The Olympic hero involved in the US Capitol siege and more of the week’s best sportswriting

Timo Werner of Chelsea is fouled by Tottenham’s Eric Dier.

Source: PA

Timo Werner made a fine run out to that side, and then simply allowed Eric Dier to thrash around on the grass in front of him. For what felt like an eternity Dier waggled his legs in the air, like an upturned beetle awaking from uneasy dreams to find itself transformed into a Tottenham centre-back. Eventually the opportunity to fall over arrived. Werner took it. Jorginho tucked the kick away. And by half-time Spurs had played an entirely inert 45 minutes. For Chelsea this must have felt like dancing with a corpse.

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– A stinging assessment of Tottenham’s performance in their midweek defeat to Chelsea from The Guardian’s Barney Ronay.

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The piercing screams told Cora Staunton far more than she wished to know. With 40 seconds left in the Great Western Sydney Giants pre-season clash with Adelaide Crows at the Norwood Oval earlier this month, Staunton’s team-mate and close friend Bríd Stack won a contested ball but was hit late by Crows midfielder Ebony Marinoff. The 11-time All-Ireland winner with Cork came away with a fractured C7 vertebra in her neck.

– Cora Staunton speaks to Micheal Clifford of the Daily Mail and Extra.ie in the wake of the serious injury sustained by compatriot and Greater Western Sydney Giants team-mate Bríd Stack.

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He was alone, alone until the end. At about 8 pm, in one uninterrupted motion, he leaned to the side, reached out to the coffee table, lifted the gun, pressed it against his right temple and pulled the trigger. That was supposed to be the end of Drew Robinson’s story. Over the next 20 hours, he would come to realise it was the beginning of another.

– For ESPN, Jeff Passan tells the remarkable story of San Francisco Giants outfielder Drew Robinson.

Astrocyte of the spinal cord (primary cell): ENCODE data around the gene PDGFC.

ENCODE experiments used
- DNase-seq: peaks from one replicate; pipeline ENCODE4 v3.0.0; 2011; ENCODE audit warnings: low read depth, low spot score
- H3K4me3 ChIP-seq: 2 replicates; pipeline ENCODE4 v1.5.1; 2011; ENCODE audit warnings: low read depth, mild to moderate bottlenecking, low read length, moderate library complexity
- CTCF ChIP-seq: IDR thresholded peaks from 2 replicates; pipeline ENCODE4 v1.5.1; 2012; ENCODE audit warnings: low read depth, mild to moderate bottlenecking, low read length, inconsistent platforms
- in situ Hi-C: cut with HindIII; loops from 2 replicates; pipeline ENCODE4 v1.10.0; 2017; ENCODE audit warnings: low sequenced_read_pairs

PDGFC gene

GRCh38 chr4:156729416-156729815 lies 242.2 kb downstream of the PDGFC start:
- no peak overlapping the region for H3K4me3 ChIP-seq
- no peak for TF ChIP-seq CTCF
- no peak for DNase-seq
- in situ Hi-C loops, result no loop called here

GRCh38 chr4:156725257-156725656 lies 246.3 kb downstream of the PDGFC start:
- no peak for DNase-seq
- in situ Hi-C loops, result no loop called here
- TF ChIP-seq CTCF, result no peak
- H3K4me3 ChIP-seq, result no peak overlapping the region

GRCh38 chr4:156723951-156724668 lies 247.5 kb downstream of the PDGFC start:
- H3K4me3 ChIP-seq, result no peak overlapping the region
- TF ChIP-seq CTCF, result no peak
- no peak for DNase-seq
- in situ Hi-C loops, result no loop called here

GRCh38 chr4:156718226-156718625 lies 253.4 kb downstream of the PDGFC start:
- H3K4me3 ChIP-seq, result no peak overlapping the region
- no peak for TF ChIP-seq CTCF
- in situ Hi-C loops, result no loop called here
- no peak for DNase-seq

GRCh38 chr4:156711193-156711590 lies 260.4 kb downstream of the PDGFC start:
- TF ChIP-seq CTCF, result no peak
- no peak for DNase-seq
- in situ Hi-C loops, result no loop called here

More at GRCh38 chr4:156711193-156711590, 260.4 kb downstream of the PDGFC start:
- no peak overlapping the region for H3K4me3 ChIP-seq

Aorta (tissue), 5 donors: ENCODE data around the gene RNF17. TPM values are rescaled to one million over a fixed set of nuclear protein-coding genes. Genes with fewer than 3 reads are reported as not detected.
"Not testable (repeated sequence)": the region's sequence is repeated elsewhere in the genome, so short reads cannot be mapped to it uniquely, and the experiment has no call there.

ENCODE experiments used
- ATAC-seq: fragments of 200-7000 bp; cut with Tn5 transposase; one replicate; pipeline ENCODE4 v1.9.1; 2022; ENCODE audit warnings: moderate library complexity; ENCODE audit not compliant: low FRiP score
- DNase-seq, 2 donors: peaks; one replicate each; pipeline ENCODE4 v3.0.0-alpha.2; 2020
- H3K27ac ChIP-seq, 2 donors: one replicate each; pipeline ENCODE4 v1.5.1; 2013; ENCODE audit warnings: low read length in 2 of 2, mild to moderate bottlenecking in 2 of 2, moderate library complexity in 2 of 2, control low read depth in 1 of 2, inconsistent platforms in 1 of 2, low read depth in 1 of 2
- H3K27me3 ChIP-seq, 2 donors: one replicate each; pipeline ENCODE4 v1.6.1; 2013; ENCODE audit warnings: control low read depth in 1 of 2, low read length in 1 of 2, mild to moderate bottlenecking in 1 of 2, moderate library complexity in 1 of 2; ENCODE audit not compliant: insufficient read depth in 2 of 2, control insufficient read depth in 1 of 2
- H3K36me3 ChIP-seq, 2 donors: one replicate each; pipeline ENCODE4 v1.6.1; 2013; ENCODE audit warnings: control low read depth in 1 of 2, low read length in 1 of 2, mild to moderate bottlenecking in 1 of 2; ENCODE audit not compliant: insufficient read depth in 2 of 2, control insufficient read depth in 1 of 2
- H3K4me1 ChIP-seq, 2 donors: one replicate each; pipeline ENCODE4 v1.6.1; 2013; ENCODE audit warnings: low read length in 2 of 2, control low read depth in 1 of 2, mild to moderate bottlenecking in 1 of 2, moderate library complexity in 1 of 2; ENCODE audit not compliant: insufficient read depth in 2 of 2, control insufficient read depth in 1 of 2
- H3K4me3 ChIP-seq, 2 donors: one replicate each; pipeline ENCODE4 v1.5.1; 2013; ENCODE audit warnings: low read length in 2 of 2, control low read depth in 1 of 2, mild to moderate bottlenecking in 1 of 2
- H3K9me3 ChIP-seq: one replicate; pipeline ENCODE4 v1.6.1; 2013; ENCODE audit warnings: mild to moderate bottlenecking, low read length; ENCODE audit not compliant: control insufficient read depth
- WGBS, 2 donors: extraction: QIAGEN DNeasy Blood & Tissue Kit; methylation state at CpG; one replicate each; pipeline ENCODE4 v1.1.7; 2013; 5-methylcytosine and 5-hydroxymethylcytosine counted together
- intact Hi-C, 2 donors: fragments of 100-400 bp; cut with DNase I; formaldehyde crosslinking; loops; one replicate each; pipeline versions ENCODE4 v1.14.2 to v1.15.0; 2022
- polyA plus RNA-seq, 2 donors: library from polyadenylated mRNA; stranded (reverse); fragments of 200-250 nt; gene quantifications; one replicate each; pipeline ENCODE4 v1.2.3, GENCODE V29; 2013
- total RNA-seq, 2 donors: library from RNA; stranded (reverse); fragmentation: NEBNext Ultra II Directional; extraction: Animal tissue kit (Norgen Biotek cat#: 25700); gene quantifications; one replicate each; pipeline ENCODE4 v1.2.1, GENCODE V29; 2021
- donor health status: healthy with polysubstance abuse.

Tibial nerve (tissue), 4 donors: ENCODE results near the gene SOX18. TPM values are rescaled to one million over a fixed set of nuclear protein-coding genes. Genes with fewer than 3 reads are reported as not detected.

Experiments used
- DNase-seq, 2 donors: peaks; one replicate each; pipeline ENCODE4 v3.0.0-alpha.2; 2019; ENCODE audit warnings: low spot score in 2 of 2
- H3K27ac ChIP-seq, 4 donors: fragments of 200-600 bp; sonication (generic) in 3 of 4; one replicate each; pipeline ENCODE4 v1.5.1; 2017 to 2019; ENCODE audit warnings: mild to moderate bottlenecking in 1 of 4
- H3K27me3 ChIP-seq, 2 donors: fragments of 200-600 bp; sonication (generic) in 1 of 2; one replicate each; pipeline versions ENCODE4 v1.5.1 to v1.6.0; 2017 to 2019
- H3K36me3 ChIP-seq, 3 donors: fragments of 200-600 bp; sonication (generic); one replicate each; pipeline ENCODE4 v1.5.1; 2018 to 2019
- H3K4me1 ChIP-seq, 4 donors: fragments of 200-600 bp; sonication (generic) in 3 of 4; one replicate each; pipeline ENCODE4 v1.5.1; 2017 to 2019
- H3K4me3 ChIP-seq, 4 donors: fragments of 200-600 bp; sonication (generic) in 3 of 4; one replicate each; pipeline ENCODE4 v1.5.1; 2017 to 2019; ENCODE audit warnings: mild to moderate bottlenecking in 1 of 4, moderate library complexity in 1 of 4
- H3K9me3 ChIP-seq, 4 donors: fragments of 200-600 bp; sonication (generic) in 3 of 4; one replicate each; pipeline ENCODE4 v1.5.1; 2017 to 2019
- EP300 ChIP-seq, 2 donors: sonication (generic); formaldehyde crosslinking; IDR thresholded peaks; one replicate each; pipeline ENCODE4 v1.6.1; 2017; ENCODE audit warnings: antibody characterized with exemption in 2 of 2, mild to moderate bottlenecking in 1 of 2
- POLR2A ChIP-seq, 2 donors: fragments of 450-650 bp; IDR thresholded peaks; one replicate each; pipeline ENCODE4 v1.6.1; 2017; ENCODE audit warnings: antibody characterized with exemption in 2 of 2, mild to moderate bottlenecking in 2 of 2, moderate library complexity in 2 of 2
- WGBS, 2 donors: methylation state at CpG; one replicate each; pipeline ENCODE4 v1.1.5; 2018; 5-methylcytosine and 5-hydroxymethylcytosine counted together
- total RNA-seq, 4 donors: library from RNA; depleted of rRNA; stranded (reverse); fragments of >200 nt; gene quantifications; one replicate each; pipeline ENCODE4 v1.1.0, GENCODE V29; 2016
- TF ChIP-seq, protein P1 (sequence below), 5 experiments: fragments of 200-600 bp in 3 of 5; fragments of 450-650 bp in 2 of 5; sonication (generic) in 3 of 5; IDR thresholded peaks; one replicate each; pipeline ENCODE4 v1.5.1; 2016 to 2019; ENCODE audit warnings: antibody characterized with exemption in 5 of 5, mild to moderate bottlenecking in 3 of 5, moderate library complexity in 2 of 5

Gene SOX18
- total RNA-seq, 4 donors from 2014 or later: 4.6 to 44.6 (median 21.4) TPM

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Klete Keller at the 2008 Olympics.

Source: SIPA USA/PA Images

The arrest eight days later of an American sporting hero turned American pariah triggered a sense of shock, but not necessarily surprise, within the swimming community. Keller is the product of what one person who knows the family terms a “strict, right-wing household.” And not a happy household at that. Most everyone in the tight-knit sport knows about Keller’s upbringing, and about the tortured path he took after retiring in 2008 – in part because he has talked so openly about it all. Says another source who has worked with many of the elite performers in the sport: “If there is one swimmer I could see being there, it’s him.” 

– Sports Illustrated’s Pat Forde examines how Klete Keller went from Olympic hero to FBI target for his role in the US Capitol siege. 

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There was no sporting loss too severe that meeting Paul Rudd on a stag weekend in the Kings Head wouldn’t cure. At least, that’s what I thought. I know better now; there has been no greater sporting tragedy to befall this town, or any in this country, than Covid-19 — a phenomenon so indiscriminate in its paralysation of places and people, it has even humbled Galway, the city that never weeps.

– Colin Sheridan pens a beautiful lament to the pandemic’s impact on the sporting landscape in the Irish Examiner.

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